Melvin Deal's got something to stomp about: This weekend, his African Dancers and Drummers celebrate their seventh anniversary and begin a new year of energizing and enlightening the local dance scene.
Lst night marked the start of a four-evening dance fest over at Deal's Georgia Avenue studio. Tributes and accolades flowed like wine, and then came the meat of the party: the dancing.
Eno Washington, a newcomer to the troupe, began with "Prayer for Survival," a solo that the late Percival Borde (one of the great performers and teachers of African and Caribbean dances) had choreographed for him. Moving his muscle-bound, superbly controlled body through a wild assortment of stop-and-start jabs, thrusts, handstands, skitters, somersaults and kicks, he managed to project both the tension of a hunted victim and the pride of a fierce warrior.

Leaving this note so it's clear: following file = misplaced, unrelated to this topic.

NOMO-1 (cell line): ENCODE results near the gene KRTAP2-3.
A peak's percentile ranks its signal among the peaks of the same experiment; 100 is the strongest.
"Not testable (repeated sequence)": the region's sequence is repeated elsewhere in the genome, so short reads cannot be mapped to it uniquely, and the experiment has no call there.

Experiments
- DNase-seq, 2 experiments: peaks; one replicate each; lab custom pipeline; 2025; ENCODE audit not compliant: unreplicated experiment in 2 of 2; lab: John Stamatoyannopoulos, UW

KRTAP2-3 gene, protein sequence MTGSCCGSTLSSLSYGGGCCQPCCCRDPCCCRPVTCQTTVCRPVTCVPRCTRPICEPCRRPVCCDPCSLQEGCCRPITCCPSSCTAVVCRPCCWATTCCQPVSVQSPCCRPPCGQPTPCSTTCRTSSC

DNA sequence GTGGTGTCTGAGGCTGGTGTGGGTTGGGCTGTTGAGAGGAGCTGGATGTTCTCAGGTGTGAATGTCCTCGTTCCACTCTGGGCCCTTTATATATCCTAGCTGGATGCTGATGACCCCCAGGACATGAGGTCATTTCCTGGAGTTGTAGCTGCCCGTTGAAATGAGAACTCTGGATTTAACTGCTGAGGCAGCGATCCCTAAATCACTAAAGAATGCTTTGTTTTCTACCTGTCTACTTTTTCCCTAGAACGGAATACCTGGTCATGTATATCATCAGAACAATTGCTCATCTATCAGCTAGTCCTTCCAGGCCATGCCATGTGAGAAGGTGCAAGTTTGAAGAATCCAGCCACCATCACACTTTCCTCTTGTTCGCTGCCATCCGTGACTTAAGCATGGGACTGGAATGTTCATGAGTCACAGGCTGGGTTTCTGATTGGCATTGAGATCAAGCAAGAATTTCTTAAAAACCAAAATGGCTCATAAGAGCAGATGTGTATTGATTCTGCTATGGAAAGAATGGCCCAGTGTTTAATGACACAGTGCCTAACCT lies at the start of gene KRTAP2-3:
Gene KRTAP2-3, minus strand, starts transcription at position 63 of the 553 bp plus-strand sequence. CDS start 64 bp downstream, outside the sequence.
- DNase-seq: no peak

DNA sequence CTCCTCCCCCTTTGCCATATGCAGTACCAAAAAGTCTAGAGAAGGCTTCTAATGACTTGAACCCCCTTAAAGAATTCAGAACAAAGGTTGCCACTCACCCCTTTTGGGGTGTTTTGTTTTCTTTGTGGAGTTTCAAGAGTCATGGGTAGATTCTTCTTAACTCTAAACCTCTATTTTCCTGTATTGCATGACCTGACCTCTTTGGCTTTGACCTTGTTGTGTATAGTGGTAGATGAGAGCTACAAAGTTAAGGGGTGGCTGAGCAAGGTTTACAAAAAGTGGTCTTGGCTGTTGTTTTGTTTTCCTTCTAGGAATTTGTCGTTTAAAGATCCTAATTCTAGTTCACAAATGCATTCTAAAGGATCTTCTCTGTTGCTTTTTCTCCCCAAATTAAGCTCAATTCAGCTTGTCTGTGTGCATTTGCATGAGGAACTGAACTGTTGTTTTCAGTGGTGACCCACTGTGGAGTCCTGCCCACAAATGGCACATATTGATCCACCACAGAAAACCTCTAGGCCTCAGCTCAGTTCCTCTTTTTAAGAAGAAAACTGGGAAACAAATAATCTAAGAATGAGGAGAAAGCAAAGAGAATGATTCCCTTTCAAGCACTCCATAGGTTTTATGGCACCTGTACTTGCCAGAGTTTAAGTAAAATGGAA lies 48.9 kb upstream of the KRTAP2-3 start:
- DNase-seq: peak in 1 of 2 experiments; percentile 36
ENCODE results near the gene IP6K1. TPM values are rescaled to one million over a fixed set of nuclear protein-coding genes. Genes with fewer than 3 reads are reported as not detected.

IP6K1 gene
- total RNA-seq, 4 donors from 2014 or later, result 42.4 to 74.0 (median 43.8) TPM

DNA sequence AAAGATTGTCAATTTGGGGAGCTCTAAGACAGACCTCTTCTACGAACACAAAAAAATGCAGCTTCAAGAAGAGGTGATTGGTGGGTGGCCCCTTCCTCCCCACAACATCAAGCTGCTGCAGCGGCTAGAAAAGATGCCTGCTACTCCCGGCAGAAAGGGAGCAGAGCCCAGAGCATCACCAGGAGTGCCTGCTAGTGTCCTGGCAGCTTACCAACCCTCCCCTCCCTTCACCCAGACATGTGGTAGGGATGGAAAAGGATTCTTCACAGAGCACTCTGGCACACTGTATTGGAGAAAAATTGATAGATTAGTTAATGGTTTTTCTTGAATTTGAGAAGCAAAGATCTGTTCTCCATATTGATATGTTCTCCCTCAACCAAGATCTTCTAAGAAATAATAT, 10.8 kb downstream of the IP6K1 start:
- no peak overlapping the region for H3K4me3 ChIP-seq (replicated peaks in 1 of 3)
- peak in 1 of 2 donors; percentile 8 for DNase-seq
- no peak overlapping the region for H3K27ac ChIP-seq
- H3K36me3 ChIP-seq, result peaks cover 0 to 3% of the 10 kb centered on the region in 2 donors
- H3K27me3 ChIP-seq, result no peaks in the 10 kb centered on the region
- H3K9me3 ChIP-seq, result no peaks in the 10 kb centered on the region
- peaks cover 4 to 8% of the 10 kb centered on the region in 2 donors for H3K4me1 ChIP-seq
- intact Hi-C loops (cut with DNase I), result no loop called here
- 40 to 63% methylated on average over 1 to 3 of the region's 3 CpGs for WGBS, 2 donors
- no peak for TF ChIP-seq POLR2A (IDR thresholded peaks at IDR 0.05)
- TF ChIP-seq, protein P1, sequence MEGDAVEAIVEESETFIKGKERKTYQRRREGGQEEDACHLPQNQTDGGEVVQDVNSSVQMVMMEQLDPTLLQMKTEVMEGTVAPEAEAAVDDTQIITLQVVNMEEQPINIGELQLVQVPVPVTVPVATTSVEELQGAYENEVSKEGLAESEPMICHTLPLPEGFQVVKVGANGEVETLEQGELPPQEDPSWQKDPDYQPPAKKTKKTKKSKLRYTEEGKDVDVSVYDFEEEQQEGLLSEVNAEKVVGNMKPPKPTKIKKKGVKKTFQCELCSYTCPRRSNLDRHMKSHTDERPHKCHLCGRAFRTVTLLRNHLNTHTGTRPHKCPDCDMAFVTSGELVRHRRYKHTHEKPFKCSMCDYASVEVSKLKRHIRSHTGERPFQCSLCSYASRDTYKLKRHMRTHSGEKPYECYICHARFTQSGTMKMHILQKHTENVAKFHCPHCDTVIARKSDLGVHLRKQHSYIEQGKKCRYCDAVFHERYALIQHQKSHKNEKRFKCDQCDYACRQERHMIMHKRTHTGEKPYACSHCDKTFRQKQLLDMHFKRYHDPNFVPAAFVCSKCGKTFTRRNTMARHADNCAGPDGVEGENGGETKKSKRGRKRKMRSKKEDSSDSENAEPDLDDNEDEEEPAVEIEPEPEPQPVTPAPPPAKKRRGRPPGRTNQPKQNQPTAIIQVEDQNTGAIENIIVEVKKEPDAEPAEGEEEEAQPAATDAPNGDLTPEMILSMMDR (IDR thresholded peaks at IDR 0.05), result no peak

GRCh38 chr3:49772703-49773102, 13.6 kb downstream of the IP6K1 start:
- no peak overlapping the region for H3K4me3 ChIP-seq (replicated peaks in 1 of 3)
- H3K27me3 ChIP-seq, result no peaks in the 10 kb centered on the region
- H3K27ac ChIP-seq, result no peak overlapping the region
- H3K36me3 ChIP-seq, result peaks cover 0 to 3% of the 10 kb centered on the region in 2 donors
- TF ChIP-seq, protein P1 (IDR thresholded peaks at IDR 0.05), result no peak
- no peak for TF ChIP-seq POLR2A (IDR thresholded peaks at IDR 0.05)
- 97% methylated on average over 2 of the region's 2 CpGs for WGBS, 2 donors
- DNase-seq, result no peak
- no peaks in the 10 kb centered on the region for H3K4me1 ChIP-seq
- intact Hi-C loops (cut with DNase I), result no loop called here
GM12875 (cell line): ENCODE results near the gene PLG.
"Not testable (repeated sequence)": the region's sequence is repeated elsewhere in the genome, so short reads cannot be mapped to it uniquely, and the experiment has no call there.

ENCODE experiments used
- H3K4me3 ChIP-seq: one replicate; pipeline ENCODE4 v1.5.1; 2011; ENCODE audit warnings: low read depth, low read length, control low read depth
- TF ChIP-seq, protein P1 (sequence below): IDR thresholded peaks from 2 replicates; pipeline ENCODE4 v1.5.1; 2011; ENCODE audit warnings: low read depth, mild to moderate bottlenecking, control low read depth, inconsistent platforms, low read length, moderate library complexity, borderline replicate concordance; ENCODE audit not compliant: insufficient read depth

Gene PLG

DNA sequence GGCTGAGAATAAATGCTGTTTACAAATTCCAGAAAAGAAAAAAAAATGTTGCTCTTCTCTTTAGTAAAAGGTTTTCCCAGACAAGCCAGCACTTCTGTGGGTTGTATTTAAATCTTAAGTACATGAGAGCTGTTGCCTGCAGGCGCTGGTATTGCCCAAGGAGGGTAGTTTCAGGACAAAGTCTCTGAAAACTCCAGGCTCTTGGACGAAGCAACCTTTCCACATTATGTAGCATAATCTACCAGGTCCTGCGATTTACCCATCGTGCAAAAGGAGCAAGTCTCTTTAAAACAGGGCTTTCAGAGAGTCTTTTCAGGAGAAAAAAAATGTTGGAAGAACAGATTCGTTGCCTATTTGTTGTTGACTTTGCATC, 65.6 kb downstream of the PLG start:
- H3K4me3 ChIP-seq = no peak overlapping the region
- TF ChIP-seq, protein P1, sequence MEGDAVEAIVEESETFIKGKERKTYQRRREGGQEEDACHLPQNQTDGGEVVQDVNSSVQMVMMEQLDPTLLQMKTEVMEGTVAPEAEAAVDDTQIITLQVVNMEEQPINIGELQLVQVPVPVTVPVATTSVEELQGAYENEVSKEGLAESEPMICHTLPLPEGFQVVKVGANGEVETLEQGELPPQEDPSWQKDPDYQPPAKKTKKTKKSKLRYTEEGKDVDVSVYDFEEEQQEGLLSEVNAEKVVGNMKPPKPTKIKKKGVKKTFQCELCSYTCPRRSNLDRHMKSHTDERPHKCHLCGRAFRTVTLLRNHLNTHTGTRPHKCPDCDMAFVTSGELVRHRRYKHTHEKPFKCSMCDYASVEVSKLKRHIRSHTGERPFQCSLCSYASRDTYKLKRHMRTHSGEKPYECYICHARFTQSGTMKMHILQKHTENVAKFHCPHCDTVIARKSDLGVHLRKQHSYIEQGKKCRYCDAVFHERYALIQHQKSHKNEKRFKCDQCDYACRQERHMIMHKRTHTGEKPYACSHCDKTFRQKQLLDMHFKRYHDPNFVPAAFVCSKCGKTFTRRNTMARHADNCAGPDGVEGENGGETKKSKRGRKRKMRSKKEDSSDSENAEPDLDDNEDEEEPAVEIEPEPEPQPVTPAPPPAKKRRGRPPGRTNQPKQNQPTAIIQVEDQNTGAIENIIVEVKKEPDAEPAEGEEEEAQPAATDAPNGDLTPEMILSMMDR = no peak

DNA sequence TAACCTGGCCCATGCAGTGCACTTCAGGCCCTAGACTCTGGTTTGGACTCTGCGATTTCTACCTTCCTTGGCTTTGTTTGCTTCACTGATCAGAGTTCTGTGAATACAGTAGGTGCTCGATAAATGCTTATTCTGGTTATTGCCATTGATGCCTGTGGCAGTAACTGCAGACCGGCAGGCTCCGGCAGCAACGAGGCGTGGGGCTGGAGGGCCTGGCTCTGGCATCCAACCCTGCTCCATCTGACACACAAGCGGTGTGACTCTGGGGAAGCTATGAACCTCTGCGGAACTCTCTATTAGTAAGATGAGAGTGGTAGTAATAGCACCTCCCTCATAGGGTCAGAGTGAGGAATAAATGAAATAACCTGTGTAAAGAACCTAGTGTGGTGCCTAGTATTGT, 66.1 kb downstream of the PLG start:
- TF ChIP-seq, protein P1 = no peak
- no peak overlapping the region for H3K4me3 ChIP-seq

Akua Femi's Ethnic Ensemble trod a more formalistic path with their performance of vignettes from Femi's "A Night to Remember." Accompanied by poetry and a jazz trio, the three dancers employed a modern dance vocabulary augmented by tension-filled limbs and faces.
Finally the African Heritage Dancers and Drummers themselves launched into the premiere performance of "Bata Suite," a dance of challege, boasts and community spirit. The women jived, the men strutted. Knees, hips, elbows, shoulders took on lives of their own, goading the dancers into ever-increasing bouts of joyous movement.